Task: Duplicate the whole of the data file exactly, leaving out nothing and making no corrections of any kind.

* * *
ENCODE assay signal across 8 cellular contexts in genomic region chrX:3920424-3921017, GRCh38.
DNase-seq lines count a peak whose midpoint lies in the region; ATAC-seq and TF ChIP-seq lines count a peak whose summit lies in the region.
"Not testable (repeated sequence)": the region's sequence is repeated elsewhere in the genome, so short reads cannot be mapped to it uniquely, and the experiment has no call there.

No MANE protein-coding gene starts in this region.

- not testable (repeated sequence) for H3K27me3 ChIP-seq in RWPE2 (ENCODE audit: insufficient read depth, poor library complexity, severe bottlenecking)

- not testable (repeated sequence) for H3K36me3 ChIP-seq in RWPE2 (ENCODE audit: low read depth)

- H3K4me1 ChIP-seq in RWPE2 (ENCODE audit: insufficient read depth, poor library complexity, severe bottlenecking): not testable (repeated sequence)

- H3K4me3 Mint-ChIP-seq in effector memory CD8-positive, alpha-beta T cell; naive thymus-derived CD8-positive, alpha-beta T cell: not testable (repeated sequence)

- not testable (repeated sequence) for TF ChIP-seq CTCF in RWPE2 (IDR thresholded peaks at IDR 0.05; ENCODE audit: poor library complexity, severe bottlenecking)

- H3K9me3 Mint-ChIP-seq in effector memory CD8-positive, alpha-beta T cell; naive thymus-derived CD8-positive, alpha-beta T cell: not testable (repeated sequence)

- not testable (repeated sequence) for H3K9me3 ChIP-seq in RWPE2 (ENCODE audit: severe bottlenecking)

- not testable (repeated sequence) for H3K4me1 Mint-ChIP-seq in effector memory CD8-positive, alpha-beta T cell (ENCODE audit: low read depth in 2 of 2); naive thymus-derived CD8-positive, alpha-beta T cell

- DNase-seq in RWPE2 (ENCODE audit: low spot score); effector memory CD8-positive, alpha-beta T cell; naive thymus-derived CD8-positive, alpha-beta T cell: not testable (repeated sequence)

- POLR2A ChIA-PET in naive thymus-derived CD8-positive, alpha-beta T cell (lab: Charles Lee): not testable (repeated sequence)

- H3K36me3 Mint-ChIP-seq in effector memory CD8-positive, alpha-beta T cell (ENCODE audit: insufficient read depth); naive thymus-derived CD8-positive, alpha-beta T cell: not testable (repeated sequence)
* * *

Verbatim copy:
ENCODE assay signal across 8 cellular contexts in genomic region chrX:3920424-3921017, GRCh38.
DNase-seq lines count a peak whose midpoint lies in the region; ATAC-seq and TF ChIP-seq lines count a peak whose summit lies in the region.
"Not testable (repeated sequence)": the region's sequence is repeated elsewhere in the genome, so short reads cannot be mapped to it uniquely, and the experiment has no call there.

No MANE protein-coding gene starts in this region.

- not testable (repeated sequence) for H3K27me3 ChIP-seq in RWPE2 (ENCODE audit: insufficient read depth, poor library complexity, severe bottlenecking)

- not testable (repeated sequence) for H3K36me3 ChIP-seq in RWPE2 (ENCODE audit: low read depth)

- H3K4me1 ChIP-seq in RWPE2 (ENCODE audit: insufficient read depth, poor library complexity, severe bottlenecking): not testable (repeated sequence)

- H3K4me3 Mint-ChIP-seq in effector memory CD8-positive, alpha-beta T cell; naive thymus-derived CD8-positive, alpha-beta T cell: not testable (repeated sequence)

- not testable (repeated sequence) for TF ChIP-seq CTCF in RWPE2 (IDR thresholded peaks at IDR 0.05; ENCODE audit: poor library complexity, severe bottlenecking)

- H3K9me3 Mint-ChIP-seq in effector memory CD8-positive, alpha-beta T cell; naive thymus-derived CD8-positive, alpha-beta T cell: not testable (repeated sequence)

- not testable (repeated sequence) for H3K9me3 ChIP-seq in RWPE2 (ENCODE audit: severe bottlenecking)

- not testable (repeated sequence) for H3K4me1 Mint-ChIP-seq in effector memory CD8-positive, alpha-beta T cell (ENCODE audit: low read depth in 2 of 2); naive thymus-derived CD8-positive, alpha-beta T cell

- DNase-seq in RWPE2 (ENCODE audit: low spot score); effector memory CD8-positive, alpha-beta T cell; naive thymus-derived CD8-positive, alpha-beta T cell: not testable (repeated sequence)

- POLR2A ChIA-PET in naive thymus-derived CD8-positive, alpha-beta T cell (lab: Charles Lee): not testable (repeated sequence)

- H3K36me3 Mint-ChIP-seq in effector memory CD8-positive, alpha-beta T cell (ENCODE audit: insufficient read depth); naive thymus-derived CD8-positive, alpha-beta T cell: not testable (repeated sequence)